What do we know?
Ian, the ninth system in the Atlantic basin, is now located in the Caribbean Sea off the coast of Mexico. For now, it’s following a northeasterly track that allows it to quickly intensify with the warm waters of the Gulf of Mexico.
The island of Cuba was the first to suffer the consequences. Significant amounts of rain and strong winds are expected in some of its sectors early in the week. Some places may receive more than 300 mm of rain. Flash floods and landslides are potential effects to watch out for from Ion’s track. After that, the system is expected to reach the Florida Keys by mid-week.
On track to become a major hurricane
However, by the time it leaves Cuba and reaches the North American continent, the system should have intensified enough to be considered a major hurricane. Also, Ian is expected to become a Category 4 hurricane with sustained winds of 225 km/h in the Gulf of Mexico on Wednesday. If those predictions hold true, Ian will be the strongest September hurricane in the Gulf of Mexico since Rita in 2005.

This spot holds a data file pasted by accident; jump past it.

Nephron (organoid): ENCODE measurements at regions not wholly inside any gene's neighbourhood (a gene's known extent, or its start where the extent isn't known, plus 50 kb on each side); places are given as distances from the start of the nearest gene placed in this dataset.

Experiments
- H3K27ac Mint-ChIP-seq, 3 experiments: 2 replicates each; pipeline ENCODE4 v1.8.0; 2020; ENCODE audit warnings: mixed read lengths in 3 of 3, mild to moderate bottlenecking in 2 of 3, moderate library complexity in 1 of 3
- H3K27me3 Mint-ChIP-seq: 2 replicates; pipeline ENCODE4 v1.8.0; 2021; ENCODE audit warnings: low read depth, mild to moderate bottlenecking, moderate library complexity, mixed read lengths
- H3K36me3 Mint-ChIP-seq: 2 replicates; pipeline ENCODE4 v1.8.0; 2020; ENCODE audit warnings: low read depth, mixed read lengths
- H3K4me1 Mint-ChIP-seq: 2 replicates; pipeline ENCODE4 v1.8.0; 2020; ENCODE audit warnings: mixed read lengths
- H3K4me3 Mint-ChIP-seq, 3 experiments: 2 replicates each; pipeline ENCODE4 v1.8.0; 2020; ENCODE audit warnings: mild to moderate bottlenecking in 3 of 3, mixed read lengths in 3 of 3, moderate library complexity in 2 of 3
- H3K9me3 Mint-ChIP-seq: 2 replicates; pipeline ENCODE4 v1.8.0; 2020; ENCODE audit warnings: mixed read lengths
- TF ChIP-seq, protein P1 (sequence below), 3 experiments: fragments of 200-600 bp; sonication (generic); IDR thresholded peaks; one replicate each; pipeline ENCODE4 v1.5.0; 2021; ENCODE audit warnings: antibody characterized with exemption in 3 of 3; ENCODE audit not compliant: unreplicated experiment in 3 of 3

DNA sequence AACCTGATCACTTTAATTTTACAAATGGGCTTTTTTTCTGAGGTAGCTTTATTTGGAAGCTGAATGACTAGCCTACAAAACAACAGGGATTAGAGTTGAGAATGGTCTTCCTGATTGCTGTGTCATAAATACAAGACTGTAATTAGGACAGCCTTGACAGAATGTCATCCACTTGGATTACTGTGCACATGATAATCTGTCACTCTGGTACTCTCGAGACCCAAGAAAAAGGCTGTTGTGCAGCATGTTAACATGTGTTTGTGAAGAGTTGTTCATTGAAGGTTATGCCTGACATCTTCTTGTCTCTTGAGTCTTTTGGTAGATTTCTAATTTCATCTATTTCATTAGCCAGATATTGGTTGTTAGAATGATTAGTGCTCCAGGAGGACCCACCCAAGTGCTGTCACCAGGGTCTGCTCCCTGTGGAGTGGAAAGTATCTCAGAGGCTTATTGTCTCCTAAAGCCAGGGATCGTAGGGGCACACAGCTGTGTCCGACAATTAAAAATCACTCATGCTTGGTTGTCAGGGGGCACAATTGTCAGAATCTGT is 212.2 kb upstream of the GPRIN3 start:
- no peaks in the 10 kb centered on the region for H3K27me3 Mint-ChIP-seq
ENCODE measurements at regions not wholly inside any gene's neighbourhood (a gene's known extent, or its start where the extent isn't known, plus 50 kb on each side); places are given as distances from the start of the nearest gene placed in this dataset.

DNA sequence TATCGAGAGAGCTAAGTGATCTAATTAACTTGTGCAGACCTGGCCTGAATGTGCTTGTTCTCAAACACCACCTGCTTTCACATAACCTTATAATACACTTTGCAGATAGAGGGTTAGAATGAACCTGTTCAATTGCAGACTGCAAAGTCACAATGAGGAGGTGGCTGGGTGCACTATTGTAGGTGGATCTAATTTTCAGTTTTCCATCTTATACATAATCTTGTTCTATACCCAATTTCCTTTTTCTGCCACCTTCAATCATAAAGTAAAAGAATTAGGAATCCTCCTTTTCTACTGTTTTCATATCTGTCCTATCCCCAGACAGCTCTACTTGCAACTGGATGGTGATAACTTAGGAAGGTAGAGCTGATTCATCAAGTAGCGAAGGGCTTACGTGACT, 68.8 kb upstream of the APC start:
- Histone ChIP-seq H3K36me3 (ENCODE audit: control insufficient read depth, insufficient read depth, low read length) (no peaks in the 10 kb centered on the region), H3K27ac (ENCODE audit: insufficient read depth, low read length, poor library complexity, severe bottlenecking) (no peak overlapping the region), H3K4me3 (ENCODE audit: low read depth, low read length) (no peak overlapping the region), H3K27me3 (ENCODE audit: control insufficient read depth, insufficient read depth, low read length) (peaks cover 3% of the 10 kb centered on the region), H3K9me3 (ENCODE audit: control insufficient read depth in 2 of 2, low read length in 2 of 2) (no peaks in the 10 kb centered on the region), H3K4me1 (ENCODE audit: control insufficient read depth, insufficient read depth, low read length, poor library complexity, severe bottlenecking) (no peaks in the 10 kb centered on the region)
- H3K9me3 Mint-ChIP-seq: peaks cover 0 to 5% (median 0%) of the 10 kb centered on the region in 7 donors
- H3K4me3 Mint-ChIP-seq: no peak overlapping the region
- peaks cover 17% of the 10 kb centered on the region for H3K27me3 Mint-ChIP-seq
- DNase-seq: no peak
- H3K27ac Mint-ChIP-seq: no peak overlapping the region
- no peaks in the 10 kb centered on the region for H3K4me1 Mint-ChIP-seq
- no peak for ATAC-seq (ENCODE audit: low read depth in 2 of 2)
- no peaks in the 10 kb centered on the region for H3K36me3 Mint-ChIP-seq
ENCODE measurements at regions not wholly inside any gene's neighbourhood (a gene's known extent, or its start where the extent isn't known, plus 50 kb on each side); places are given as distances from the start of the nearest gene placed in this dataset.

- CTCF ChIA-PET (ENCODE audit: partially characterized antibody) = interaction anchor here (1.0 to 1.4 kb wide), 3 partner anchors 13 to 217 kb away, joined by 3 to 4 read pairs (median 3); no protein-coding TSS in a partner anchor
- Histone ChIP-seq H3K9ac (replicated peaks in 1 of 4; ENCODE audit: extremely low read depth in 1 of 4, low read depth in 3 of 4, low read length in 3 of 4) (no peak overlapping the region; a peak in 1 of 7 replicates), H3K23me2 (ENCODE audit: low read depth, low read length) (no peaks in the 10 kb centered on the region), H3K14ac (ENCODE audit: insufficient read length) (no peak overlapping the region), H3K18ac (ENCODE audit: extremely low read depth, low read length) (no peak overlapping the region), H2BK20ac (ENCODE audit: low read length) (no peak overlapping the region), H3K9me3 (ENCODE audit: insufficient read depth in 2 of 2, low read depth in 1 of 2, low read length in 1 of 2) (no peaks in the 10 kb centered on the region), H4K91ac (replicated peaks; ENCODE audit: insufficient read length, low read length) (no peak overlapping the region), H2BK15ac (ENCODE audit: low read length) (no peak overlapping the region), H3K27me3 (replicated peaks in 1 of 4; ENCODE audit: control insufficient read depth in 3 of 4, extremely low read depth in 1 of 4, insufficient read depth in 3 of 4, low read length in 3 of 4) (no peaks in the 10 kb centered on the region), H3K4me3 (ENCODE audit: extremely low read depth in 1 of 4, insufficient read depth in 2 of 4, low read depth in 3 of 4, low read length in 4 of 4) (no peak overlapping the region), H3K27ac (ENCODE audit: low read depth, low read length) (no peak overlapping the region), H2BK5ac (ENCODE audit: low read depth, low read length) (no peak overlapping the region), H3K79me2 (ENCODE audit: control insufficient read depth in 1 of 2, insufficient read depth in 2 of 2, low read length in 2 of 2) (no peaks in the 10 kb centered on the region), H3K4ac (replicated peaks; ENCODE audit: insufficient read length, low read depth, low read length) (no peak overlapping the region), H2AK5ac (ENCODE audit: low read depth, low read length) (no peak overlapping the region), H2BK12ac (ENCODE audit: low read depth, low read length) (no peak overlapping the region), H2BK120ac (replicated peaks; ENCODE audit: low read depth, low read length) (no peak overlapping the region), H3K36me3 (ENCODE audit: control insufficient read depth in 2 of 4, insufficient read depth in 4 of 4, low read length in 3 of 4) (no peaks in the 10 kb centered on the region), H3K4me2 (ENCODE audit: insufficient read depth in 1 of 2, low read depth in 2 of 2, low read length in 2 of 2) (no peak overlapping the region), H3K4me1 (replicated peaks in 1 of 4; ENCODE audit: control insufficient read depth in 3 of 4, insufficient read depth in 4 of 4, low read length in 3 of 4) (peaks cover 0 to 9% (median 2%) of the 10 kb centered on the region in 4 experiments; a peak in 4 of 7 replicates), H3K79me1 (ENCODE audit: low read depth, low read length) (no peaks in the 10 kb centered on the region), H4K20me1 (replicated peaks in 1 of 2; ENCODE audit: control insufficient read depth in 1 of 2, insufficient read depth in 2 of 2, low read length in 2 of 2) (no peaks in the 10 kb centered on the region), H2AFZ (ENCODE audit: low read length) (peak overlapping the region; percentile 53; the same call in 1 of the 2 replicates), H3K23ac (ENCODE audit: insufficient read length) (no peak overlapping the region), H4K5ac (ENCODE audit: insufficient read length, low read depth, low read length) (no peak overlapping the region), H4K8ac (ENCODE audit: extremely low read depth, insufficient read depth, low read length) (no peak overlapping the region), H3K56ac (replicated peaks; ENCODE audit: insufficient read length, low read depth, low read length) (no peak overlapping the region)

There is uncertainty as to whether it will hold the same strength when it hits Florida. But the National Hurricane Center still issued warnings about its arrival and urged Sunshine State residents to prepare. On Saturday, a statewide emergency was declared in Florida. Heavy rain is also expected in Florida. Ian’s remains will likely travel to Quebec in early October. It is too early to know how much the province will be affected.
According to statistics, the tropical season reaches its peak in the Atlantic basin on September 10. Also, on average, the first major hurricane appears on September 1.
But right now, there are two thriving storms: Gaston and Ian — which will become the second major hurricane — as well as the remnants of Fiona. What’s more, a depression is also visible on radars. If it strengthens, it could become a tenth system called Julia. So autumn does not happen under the sign of peace in the Atlantic basin.